More than 3.3 million children across the U.S. will eat healthier meals and snacks, thanks to recent revisions to the Child and Adult Care Food Program (CACFP) sponsored by the United States Department of Agriculture (USDA). These new dietary rules and suggested best practices may serve as a useful guide for you, even if your program or child care facility does not participate in the subsidized program.
As designated by the Centers for Disease Control (CDC), September is National Childhood Obesity Month. Nationally, roughly one in five children suffers from obesity. In central Indiana, those numbers are worse. Jump IN for Healthy Kids is focused on changing those numbers and helping children and families lead healthier lives.
If you work full-time, that's where you spend the majority of your day. It is important to make sure that your work environment is as healthy as it can be, so that you can get in the habit of practicing healthy behaviors.
Across central Indiana, child care providers of all shapes and sizes are making changes to improve the health of the children they serve. Some have dramatically changed their menus, adding whole grains, eliminating processed foods, and increasing fresh fruits and vegetables. Some have stopped using candy and sweets as rewards for desired behavior. Many have eliminated sugary beverages like lemonade and fruit juice. A few have started gardens and engage children in caring for the plants, picking and prepping the produce, and eating the fruits and vegetables.
At Jump IN, one of our focus areas is early childhood education. Very young children who learn healthy habits around nutrition and physical activity are more likely to be at a healthy weight as they get older. Conversely, preschoolers who are overweight or obese are five times more likely to become overweight or obese as adults. Equally troubling, the prevalence of obesity among U.S. preschoolers has doubled in recent decades and keeps getting worse.
Child care providers tell us that they would prefer to serve healthy food in their centers and homes, but the expense is a constant barrier. We are always working to find lower-cost ways to access healthy food, and we have a resource we are happy to share, the Healthier Generation Store with Amazon Business. It's an online marketplace for purchasing food that meets CACFP (Child and Adult Care Food Program) guidelines. The Store currently stocking non-perishables and plans to expand to produce, meat and dairy, to eventually be a full-service store for child care providers. Because it's available across the country, it offers lower prices and free delivery anywhere with a minimum $25 purchase. And because it's connected to Amazon, providers can add on to their order other items they may need, also for delivery - everything that Amazon offers.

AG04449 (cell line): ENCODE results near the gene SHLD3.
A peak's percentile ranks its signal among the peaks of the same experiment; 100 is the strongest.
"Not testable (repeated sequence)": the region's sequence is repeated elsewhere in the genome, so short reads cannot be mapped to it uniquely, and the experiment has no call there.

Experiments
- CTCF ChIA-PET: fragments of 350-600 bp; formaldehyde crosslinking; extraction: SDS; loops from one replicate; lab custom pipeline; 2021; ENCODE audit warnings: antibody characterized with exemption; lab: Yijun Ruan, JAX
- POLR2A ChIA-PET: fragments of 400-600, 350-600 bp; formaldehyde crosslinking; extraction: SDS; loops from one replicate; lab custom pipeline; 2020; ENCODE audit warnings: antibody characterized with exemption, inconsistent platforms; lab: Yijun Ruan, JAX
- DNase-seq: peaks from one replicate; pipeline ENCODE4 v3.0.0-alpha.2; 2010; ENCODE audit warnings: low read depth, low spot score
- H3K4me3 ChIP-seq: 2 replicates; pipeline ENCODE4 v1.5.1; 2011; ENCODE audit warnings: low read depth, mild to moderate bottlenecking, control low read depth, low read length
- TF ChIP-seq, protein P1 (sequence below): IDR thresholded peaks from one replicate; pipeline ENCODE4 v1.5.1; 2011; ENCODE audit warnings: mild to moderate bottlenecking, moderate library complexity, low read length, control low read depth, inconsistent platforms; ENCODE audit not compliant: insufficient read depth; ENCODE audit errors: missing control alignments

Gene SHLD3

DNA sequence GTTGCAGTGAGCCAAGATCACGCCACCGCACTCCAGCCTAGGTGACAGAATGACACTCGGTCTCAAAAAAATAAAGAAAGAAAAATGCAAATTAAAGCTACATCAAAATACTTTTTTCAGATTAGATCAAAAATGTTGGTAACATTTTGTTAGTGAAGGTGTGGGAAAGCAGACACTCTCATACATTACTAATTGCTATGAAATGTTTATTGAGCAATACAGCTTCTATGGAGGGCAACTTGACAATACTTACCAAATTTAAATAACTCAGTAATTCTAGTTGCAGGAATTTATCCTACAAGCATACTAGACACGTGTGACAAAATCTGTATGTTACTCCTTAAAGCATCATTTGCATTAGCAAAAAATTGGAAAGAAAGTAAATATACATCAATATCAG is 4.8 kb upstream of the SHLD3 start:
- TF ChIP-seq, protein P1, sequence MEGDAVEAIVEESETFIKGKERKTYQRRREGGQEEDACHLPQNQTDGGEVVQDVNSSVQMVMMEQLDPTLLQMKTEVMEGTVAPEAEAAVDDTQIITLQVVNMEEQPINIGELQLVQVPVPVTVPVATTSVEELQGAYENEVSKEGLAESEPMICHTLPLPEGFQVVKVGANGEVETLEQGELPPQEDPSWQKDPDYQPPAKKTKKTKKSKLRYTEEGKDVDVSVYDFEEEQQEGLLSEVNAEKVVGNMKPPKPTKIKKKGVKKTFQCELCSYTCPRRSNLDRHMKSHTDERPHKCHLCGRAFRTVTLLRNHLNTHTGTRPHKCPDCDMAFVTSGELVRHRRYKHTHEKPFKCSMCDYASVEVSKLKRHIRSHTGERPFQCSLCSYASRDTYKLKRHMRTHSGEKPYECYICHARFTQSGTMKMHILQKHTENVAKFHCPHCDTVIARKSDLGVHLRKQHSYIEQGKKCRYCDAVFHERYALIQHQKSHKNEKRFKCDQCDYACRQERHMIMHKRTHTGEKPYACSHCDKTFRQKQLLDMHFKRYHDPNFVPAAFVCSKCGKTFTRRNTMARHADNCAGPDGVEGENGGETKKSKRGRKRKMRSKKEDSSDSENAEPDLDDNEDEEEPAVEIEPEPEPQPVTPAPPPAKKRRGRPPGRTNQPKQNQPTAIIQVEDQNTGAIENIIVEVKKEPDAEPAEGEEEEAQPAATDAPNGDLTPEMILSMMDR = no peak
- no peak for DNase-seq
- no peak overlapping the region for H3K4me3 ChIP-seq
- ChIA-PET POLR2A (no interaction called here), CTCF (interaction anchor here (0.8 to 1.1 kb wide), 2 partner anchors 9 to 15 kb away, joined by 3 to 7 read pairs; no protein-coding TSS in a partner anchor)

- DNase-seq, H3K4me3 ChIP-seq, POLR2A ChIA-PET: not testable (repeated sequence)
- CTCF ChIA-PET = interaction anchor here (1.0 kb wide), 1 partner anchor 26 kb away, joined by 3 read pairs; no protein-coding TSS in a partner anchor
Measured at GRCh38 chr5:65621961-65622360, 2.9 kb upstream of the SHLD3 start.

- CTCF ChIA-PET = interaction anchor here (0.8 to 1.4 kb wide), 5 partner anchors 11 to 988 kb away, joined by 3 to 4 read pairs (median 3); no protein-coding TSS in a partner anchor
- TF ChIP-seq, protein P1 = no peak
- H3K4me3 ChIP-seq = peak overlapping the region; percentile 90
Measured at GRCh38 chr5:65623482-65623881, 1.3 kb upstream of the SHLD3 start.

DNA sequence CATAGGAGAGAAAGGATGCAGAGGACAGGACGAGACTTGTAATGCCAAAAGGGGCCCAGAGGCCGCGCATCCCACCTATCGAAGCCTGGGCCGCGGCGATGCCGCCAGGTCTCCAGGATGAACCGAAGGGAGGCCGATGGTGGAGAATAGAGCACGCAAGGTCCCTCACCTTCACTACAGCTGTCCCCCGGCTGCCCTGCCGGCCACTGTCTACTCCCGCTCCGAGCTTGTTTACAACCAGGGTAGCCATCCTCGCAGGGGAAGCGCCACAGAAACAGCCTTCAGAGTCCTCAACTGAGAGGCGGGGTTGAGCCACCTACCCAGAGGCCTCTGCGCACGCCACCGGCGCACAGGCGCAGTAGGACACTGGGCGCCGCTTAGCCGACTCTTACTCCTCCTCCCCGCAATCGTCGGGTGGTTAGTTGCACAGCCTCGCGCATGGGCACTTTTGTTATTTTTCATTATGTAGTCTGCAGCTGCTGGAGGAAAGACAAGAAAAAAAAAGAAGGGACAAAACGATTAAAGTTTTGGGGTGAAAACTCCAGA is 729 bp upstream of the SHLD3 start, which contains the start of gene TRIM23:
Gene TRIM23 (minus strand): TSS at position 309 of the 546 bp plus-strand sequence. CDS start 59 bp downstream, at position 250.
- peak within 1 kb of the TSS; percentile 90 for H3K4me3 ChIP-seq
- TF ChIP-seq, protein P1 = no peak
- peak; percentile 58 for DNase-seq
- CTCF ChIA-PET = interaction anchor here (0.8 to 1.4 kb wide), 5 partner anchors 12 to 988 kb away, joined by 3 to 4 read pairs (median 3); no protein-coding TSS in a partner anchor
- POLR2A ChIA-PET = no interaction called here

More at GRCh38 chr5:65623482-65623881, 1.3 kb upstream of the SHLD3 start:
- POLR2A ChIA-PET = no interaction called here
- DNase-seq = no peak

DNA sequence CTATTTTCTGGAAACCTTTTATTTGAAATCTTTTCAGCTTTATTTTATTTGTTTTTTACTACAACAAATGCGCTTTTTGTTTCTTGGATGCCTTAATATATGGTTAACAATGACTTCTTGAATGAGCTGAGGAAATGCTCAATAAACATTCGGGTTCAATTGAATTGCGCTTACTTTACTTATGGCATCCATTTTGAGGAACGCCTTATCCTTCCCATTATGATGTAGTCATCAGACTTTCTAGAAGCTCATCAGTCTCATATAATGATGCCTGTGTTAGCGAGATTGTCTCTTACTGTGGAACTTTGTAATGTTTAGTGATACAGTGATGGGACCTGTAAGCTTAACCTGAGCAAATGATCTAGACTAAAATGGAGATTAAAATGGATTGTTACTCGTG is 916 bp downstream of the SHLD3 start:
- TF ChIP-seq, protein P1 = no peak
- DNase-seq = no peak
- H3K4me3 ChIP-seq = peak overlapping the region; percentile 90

Yesterday morning at around 8:30, volunteers began streaming into the parking lot of the Carriage House East Apartments on Indianapolis' Far Eastside to begin building a new playground for the residential area. These volunteers represented the Finish Line Youth Foundation, the Glick Fund, and residents of the Carriage House East community.
The things that children learn when they're young provide stepping stones for the rest of their lives. This is why it is so important for children to learn and practice healthy behaviors in positive environments from the start. Childcare facilities are the perfect places to provide healthy foundations for children, and we have 3 easy practices to help you get started on making health and wellness a priority in your childcare facility.
New Year's Resolutions
This week, many schools around Indianapolis are reopening their doors to students after a summer away. A new school year provides opportunities for school leadership to implement new plans and goals for improvement, and this year the school district of Warren Township is implementing some new year's resolutions of their own. Superintendent Dr. Timothy Hanson and Assistant Superintendent Ryan Russel are hoping to focus on the district's view of health and wellness. Warren Township has a new District Wellness Policy that has a larger focus on physical activity in schools as well as stronger nutrition standards. This new wellness policy is much more comprehensive than the district's original and provides an encouraging stepping stone as the district moves forward to make health and wellness a priority in all of its schools.
As summer starts to wind down and the school year begins to get closer, the realities of school lunches creep closer as well. School lunches are a hot topic, and it's not hard to see why. For many students, school lunch represents a big portion of the food they consume daily. In recent years, many new health initiatives have been put in place to create healthier and tastier options for students eating at school, but many school lunches are still far from perfect.
What is a school wellness policy?
In 2004, Congress passed a law stating that each local educational agency (including school districts) that participates in the National School Lunch Program, or any other federal child nutrition program, is required by federal law to establish a local school wellness policy for all schools under its jurisdiction.